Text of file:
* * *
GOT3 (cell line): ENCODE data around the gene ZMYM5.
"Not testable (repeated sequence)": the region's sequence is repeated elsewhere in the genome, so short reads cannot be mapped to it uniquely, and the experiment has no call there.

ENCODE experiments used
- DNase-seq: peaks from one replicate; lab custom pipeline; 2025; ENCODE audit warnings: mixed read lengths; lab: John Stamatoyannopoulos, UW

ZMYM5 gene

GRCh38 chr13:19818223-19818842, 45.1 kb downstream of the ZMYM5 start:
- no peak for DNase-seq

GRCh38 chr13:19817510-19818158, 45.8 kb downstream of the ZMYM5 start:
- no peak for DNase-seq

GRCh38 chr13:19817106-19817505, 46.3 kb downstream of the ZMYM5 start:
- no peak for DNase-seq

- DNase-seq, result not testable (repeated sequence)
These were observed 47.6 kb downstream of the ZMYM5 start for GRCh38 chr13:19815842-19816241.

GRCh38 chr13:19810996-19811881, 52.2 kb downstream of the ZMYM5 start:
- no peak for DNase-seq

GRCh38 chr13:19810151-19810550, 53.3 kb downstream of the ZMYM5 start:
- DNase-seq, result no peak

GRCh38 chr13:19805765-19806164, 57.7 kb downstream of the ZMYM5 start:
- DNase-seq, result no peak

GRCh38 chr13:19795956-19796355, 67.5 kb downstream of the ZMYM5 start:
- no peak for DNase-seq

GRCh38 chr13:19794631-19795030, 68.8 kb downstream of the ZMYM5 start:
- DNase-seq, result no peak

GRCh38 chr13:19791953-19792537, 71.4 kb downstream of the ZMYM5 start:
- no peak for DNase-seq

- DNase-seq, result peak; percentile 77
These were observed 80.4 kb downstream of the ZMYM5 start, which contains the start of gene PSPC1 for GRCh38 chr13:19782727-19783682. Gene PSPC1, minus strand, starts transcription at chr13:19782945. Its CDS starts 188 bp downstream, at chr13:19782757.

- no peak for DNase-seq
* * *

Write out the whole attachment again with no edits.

GOT3 (cell line): ENCODE data around the gene ZMYM5.
"Not testable (repeated sequence)": the region's sequence is repeated elsewhere in the genome, so short reads cannot be mapped to it uniquely, and the experiment has no call there.

ENCODE experiments used
- DNase-seq: peaks from one replicate; lab custom pipeline; 2025; ENCODE audit warnings: mixed read lengths; lab: John Stamatoyannopoulos, UW

ZMYM5 gene

GRCh38 chr13:19818223-19818842, 45.1 kb downstream of the ZMYM5 start:
- no peak for DNase-seq

GRCh38 chr13:19817510-19818158, 45.8 kb downstream of the ZMYM5 start:
- no peak for DNase-seq

GRCh38 chr13:19817106-19817505, 46.3 kb downstream of the ZMYM5 start:
- no peak for DNase-seq

- DNase-seq, result not testable (repeated sequence)
These were observed 47.6 kb downstream of the ZMYM5 start for GRCh38 chr13:19815842-19816241.

GRCh38 chr13:19810996-19811881, 52.2 kb downstream of the ZMYM5 start:
- no peak for DNase-seq

GRCh38 chr13:19810151-19810550, 53.3 kb downstream of the ZMYM5 start:
- DNase-seq, result no peak

GRCh38 chr13:19805765-19806164, 57.7 kb downstream of the ZMYM5 start:
- DNase-seq, result no peak

GRCh38 chr13:19795956-19796355, 67.5 kb downstream of the ZMYM5 start:
- no peak for DNase-seq

GRCh38 chr13:19794631-19795030, 68.8 kb downstream of the ZMYM5 start:
- DNase-seq, result no peak

GRCh38 chr13:19791953-19792537, 71.4 kb downstream of the ZMYM5 start:
- no peak for DNase-seq

- DNase-seq, result peak; percentile 77
These were observed 80.4 kb downstream of the ZMYM5 start, which contains the start of gene PSPC1 for GRCh38 chr13:19782727-19783682. Gene PSPC1, minus strand, starts transcription at chr13:19782945. Its CDS starts 188 bp downstream, at chr13:19782757.

- no peak for DNase-seq